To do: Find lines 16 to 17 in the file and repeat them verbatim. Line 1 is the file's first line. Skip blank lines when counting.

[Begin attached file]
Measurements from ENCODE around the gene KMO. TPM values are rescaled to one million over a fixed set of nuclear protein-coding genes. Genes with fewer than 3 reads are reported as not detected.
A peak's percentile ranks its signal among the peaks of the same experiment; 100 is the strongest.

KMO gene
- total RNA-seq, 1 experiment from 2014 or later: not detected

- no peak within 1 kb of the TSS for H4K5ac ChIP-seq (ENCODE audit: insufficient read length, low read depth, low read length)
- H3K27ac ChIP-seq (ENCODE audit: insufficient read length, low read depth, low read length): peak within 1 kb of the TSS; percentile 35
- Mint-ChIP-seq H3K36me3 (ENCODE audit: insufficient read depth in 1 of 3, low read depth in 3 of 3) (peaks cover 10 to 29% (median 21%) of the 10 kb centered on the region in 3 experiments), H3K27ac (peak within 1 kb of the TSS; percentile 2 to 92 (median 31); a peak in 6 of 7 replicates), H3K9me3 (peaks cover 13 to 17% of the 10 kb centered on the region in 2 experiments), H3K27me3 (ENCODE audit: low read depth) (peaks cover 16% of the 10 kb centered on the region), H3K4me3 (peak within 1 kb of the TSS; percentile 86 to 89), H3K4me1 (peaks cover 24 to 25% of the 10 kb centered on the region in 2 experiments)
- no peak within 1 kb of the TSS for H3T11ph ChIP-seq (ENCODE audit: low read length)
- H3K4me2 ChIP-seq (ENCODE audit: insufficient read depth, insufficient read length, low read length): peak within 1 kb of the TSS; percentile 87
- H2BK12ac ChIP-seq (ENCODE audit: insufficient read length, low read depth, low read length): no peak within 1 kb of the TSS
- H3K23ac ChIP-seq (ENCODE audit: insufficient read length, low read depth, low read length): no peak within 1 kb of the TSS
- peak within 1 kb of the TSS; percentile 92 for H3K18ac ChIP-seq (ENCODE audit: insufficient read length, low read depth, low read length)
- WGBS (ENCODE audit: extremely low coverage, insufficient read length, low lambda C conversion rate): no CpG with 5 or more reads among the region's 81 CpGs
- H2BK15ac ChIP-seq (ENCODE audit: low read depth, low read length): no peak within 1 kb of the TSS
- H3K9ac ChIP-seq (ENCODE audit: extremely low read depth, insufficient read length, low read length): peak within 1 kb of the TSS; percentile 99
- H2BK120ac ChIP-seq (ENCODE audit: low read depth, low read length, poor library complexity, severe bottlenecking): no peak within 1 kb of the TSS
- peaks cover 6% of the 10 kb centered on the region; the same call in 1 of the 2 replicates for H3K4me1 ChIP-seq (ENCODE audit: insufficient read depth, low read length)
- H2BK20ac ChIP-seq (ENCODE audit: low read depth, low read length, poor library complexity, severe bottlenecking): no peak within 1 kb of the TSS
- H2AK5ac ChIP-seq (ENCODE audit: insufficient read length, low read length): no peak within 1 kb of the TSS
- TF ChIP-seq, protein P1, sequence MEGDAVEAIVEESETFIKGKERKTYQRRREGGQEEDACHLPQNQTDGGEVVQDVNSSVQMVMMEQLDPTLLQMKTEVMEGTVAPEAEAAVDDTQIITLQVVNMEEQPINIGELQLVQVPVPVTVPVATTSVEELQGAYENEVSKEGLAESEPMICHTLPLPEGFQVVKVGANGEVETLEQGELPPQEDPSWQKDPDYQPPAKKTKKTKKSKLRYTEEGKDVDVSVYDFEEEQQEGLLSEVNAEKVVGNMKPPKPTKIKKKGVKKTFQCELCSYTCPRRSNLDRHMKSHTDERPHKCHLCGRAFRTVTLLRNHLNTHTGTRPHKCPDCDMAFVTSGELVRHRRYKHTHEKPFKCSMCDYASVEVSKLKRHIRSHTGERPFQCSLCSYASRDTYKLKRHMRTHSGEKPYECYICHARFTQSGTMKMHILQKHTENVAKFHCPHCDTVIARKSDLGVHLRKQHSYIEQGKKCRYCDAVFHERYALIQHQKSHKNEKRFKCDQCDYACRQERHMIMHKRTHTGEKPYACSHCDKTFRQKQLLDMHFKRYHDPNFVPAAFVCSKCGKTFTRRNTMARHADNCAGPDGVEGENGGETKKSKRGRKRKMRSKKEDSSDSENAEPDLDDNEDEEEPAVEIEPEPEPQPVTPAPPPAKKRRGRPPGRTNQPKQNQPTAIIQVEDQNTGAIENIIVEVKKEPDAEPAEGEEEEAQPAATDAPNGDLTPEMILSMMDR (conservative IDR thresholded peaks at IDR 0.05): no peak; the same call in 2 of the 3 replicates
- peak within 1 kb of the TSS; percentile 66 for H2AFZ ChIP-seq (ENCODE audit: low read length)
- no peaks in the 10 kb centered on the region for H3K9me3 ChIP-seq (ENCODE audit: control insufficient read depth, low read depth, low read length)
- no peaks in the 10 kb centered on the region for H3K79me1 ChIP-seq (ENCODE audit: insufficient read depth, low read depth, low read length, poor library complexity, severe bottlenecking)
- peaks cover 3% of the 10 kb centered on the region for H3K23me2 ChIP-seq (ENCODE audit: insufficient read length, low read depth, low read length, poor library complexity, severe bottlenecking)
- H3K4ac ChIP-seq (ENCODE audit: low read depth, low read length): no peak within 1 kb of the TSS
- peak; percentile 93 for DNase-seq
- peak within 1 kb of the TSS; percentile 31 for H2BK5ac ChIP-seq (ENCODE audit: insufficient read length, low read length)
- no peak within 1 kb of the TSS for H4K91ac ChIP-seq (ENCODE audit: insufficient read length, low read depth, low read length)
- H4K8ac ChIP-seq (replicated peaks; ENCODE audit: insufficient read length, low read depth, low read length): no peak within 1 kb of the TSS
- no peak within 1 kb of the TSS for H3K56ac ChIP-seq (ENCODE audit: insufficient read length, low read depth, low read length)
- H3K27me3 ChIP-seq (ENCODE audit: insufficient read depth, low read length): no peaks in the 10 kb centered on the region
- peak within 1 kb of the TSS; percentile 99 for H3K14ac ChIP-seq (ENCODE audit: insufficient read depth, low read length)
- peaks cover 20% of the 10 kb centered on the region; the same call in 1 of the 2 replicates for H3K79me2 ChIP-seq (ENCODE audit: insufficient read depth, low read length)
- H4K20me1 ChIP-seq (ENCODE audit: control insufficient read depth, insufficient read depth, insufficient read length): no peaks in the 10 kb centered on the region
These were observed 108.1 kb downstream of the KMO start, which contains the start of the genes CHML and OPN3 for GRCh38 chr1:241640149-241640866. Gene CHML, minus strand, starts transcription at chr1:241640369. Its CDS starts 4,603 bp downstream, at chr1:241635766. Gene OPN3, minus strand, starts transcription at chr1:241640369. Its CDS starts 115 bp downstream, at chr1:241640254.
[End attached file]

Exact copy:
- H2BK120ac ChIP-seq (ENCODE audit: low read depth, low read length, poor library complexity, severe bottlenecking): no peak within 1 kb of the TSS
- peaks cover 6% of the 10 kb centered on the region; the same call in 1 of the 2 replicates for H3K4me1 ChIP-seq (ENCODE audit: insufficient read depth, low read length)